The contest pits teams of three university students against 12 complex, real-world problems, with a grueling five-hour deadline. Huddled around a single computer, competitors race against the clock in a battle of logic, strategy, and mental endurance.
Teammates collaborate to rank the difficulty of the problems, deduce the requirements, design test beds, and build software systems that solve the problems under the intense scrutiny of expert judges. For a well-versed computer science student, some of the problems require precision only. Others require a knowledge and understanding of advanced algorithms. Still others are simply too hard to solve – except, of course, for the world’s brightest problem-solvers.
Judging is relentlessly strict. The students are given a problem statement – not a requirements document. They are given an example of test data, but they do not have access to the judges’ test data and acceptance criteria. Each incorrect solution submitted is assessed a time penalty. You don’t want to waste your customer’s time when you are dealing with the supreme court of computing. The team that solves the most problems in the fewest attempts in the least cumulative time is declared the winner.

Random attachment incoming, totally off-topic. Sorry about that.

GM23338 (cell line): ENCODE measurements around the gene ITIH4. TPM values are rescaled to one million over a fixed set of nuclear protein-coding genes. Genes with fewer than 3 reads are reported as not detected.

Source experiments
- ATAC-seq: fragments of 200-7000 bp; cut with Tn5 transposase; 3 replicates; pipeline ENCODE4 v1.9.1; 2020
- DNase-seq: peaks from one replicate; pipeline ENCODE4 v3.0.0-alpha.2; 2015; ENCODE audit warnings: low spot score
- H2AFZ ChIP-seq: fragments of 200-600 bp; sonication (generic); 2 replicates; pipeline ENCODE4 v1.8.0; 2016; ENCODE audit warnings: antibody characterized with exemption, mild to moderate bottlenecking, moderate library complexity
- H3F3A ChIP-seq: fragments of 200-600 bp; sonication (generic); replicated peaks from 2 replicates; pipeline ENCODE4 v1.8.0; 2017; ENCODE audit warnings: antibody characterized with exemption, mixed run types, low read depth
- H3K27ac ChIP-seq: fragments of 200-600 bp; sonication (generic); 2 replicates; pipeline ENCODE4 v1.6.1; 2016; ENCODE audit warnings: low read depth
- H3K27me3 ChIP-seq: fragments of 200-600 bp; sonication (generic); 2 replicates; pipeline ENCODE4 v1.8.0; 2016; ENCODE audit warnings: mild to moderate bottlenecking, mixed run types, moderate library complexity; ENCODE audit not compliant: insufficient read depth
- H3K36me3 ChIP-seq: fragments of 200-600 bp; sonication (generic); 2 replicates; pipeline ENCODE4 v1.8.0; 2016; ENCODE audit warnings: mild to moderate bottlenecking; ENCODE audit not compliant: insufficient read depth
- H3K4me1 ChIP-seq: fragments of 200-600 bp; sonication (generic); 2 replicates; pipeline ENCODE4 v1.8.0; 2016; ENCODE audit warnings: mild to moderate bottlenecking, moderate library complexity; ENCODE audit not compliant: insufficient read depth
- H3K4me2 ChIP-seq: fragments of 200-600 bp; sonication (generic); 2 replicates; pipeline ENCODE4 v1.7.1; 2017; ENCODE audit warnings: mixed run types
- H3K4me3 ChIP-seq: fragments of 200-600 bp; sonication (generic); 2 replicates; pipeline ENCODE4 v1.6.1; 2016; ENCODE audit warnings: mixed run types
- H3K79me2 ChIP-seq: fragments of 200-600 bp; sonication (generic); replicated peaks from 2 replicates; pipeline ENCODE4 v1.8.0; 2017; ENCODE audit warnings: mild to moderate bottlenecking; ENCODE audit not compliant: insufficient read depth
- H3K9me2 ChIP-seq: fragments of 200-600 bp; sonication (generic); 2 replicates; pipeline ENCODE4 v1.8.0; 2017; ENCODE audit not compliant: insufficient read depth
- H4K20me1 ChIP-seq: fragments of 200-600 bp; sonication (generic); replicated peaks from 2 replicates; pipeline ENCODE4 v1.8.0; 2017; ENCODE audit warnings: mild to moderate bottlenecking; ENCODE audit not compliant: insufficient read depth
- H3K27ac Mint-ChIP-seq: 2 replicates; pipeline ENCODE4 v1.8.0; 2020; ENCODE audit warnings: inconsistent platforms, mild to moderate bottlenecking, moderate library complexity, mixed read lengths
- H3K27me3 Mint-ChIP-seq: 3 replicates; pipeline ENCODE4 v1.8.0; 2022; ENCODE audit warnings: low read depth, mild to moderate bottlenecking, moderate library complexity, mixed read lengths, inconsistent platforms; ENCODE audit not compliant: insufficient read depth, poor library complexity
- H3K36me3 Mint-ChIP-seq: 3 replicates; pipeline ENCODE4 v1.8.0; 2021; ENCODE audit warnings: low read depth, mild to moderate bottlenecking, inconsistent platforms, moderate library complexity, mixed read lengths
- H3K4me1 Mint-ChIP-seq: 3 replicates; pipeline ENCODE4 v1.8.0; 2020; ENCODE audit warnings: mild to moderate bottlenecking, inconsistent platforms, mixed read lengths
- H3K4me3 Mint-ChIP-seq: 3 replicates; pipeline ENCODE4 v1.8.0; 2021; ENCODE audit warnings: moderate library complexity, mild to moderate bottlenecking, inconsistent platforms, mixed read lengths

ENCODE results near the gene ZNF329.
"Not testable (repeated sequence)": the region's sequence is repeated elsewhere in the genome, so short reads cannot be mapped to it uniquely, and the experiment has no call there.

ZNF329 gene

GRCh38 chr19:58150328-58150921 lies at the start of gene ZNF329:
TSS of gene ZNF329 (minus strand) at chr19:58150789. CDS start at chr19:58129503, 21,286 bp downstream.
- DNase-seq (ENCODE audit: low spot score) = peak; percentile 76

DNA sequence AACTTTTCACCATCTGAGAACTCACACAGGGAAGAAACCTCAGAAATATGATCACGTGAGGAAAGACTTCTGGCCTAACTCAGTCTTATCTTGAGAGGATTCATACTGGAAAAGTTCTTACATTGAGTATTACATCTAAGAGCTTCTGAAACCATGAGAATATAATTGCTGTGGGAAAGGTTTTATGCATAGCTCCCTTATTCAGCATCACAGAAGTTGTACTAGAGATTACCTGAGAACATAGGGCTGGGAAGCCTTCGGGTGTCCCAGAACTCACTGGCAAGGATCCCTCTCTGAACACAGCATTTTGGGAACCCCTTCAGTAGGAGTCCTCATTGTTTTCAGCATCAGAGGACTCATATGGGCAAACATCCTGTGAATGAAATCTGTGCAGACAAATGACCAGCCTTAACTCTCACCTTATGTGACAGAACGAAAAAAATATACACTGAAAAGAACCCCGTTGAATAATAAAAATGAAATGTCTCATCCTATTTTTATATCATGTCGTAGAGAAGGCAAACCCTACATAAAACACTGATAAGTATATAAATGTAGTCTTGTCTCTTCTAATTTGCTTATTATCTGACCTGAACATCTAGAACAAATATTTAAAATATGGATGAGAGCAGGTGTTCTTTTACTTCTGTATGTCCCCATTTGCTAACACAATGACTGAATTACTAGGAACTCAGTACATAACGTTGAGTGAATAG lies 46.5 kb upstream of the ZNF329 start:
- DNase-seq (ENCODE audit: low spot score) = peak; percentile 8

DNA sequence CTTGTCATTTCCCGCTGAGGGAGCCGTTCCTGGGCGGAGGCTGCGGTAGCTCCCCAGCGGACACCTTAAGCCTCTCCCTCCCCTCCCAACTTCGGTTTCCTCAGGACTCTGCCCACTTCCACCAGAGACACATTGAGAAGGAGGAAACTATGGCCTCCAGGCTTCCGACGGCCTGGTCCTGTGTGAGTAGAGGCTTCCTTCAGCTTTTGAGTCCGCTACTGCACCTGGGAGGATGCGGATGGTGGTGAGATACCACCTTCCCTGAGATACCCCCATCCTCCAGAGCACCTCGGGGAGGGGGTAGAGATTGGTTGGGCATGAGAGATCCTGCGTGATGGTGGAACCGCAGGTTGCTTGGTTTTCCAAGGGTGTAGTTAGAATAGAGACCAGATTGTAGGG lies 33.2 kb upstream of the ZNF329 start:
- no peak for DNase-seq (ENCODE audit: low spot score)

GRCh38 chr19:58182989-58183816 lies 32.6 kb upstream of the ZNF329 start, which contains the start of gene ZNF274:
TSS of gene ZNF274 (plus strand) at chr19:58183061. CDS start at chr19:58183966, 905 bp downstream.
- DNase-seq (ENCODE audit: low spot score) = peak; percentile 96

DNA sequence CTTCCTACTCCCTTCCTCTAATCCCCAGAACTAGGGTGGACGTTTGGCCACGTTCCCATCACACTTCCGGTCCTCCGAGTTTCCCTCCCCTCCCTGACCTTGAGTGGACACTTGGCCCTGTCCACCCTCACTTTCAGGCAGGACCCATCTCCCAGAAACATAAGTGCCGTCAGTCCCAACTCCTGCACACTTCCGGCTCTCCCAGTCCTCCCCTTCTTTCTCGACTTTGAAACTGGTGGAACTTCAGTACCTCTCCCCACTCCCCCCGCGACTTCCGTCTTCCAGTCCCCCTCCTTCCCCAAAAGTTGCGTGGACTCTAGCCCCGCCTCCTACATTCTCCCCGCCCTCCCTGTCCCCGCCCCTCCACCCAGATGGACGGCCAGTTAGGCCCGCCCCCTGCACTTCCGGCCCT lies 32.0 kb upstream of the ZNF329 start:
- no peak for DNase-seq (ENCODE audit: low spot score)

More programming at Purdue
The Purdue Computer Science student group, Competitive Programmers Union, spurs growth and involvement in the ICPC and helps students develop skills needed to solve complex algorithms and data structures problems often presented in technical interviews.
Algorithmic Programming Teams
Purdue BTR Team (1st)
Trung Dang (BS '23), Richard Li (BS/MS '23) and Devin Qu (BS ‘23).
Purdue GLD Team (8th)
Minh Nguyen (CS major), Peter Jin (CS major), and Egor Gagushin (Math major)
Purdue PNK Team (18th)
Owen Eckart (CS major), Saarang Srinivasan (CS major), and Brian Zhu (CS major)
Additional team members;
Varun Sampath Asuri, Yaroslav Diachenko, Jimmy Dinh, Leo Lee, Yuzhe Liu, Anvit Sinha, Hamilton Wang, Joshua Yang.
Professor Gustavo Rodriguez-Rivera
Professor Ninghui Li